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Topic: Haha... The Ultimate Warrior staying in Character! Love the 90s!
Message: Posted by: Pakar Ilusi (Sep 8, 2010 05:47PM)
The Ultimate Warrior Meets Arsenio Hall

http://www.youtube.com/watch?v=pbjNNrO8CeM&feature=related

Ahh... The good ol' days of TV...

:online:
Message: Posted by: Pakar Ilusi (Sep 8, 2010 05:53PM)
Friday the 13th Jason Voorhees on Arsenio as well.. Also in Character!

http://www.youtube.com/watch?v=09yOZsZuxMY&feature=related

:online:
Message: Posted by: MagicSanta (Sep 8, 2010 06:00PM)
My wife use to make fun of the Ultimate Warrior cuz he lisped his name "I am the Ultimate Wawwierrrr"
Message: Posted by: Peter Pitchford (Sep 10, 2010 04:37PM)
That is way too cool.
Message: Posted by: Socrates (Apr 10, 2014 07:49AM)
A legend in the world of wrestling - and these his final words:

"No WWE talent becomes a legend on their own. Every man's heart one day beats its final beat. His lungs breathe a final breath and if what that man did in his life makes the blood pulse through the body of others and makes them bleed deeper and something larger than life then his essence, his spirit, will be immortalised. "In the back I see many potential legends. Some with warrior spirits and you will do the same for them. You will decide if they lived with the passion and the intensity. So much so that you will tell your stories and you will make them legends as well. You are the Ultimate Warrior fans and the spirit of Ultimate Warrior will run forever."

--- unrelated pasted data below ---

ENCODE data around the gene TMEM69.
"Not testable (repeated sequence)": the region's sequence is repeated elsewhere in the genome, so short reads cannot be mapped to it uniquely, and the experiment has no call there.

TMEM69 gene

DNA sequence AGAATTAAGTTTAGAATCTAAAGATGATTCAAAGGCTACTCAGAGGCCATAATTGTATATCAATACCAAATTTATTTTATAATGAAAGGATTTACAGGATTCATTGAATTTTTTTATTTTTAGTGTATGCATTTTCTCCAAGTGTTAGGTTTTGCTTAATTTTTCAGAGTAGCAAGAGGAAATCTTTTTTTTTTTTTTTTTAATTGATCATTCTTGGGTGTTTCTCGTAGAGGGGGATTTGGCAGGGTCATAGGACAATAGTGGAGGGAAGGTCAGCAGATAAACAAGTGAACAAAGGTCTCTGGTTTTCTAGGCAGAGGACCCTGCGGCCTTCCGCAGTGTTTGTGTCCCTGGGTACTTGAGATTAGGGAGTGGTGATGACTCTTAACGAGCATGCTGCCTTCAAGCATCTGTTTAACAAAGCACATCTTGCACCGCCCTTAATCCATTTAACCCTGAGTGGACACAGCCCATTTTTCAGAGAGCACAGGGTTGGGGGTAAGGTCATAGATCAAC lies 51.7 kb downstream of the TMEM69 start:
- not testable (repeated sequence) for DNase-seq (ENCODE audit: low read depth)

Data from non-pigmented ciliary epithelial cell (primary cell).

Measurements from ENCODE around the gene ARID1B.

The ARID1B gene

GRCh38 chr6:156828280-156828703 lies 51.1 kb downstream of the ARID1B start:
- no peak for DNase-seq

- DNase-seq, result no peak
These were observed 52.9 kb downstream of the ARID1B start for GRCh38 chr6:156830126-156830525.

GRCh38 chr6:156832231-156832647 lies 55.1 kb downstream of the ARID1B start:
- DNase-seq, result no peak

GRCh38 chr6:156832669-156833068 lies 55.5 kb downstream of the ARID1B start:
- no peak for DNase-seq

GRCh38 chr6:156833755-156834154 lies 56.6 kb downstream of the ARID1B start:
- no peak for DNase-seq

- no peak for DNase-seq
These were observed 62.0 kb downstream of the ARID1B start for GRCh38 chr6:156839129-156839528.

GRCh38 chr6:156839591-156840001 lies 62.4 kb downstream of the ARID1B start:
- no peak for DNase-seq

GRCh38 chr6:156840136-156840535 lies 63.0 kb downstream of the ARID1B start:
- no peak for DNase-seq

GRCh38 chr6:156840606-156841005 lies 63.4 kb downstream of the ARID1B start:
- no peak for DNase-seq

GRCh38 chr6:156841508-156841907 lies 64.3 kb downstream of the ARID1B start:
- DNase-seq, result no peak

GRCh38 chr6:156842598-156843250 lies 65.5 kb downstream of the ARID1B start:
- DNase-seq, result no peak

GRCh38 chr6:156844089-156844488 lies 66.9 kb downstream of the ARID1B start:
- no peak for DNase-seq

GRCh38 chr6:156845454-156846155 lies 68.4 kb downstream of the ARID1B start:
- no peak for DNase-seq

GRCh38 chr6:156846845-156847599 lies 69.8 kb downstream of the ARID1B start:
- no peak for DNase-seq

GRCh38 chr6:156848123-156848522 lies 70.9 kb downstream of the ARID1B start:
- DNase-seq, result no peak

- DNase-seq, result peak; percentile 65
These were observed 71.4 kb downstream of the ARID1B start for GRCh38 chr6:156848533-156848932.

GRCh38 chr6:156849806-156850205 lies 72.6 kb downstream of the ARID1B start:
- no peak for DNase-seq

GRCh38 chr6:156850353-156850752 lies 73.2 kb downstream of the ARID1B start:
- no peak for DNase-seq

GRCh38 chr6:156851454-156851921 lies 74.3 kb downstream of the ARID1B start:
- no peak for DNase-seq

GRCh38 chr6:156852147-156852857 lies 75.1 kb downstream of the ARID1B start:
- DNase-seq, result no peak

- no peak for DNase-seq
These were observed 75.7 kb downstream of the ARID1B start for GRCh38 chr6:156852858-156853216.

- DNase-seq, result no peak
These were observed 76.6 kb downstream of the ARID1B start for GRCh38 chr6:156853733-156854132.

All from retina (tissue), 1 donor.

Rest in Peace Ultimate Warrior!
Message: Posted by: mastermindreader (Apr 10, 2014 11:10AM)
His sudden passing the day after appearing live on Monday Night Raw was a shock. A truly legend of wrestling, may the Ultimate Warrior rest in peace.
Message: Posted by: Dannydoyle (Apr 10, 2014 11:25AM)
For me personally he came from a time where wrestling was literally too "cartoonish".

Good on him for what he accomplished. Maybe some day we get to the bottom of why these guys depart the earth so early.
Message: Posted by: mastermindreader (Apr 10, 2014 11:33AM)
Given that he retired at the relatively young age of 36, I have to wonder if there were some underlying physical problems that may have contributed to his untimely passing.
Message: Posted by: Dannydoyle (Apr 10, 2014 12:20PM)
At 36 his body had been through a lifetime of abuse especially back then.
Message: Posted by: Marlin1894 (Apr 10, 2014 12:38PM)
Definately a hard career on the body. I'm sure the roids didn't help much either.
Message: Posted by: Dannydoyle (Apr 10, 2014 12:46PM)
Yea he kept getting bigger and smaller and obviously roided up.
Message: Posted by: mastermindreader (Apr 10, 2014 02:16PM)
He appeared to be winded and wheezing a bit during his appearance on the last Monday Night Raw.
Message: Posted by: Pakar Ilusi (Jul 3, 2014 04:39PM)
Http://www.youtube.com/watch?v=KAOjymA3ouA

:verysad:
Message: Posted by: Pakar Ilusi (Jul 3, 2014 04:39PM)
I just found out... :no:
Message: Posted by: Cliffg37 (Jul 3, 2014 09:05PM)
For those who are wondering.... I will remind those that have forgotten that I used to be a pre-wrestling referee. This was back in the days when wresting was "cartoonish" in some ways, and the messaqge from the big boys (Vince McMahon) was be larger than life. You can You-Tube Hulk Hogan coming to the rescue of Bob Backlund against the wild Samoans. This was Hogan's first WWF appearence. Look how small he was compared to his hay day which started only months later. With that message coming in loud and clear, all the wrestlers and would-be and wanna-be wrestlers all tried to be larger than life. Just as in the Stone Cold Steve Austin era, many small time wrestlers shaved their heads and put on attitudes. It was all coming from Titan Tower.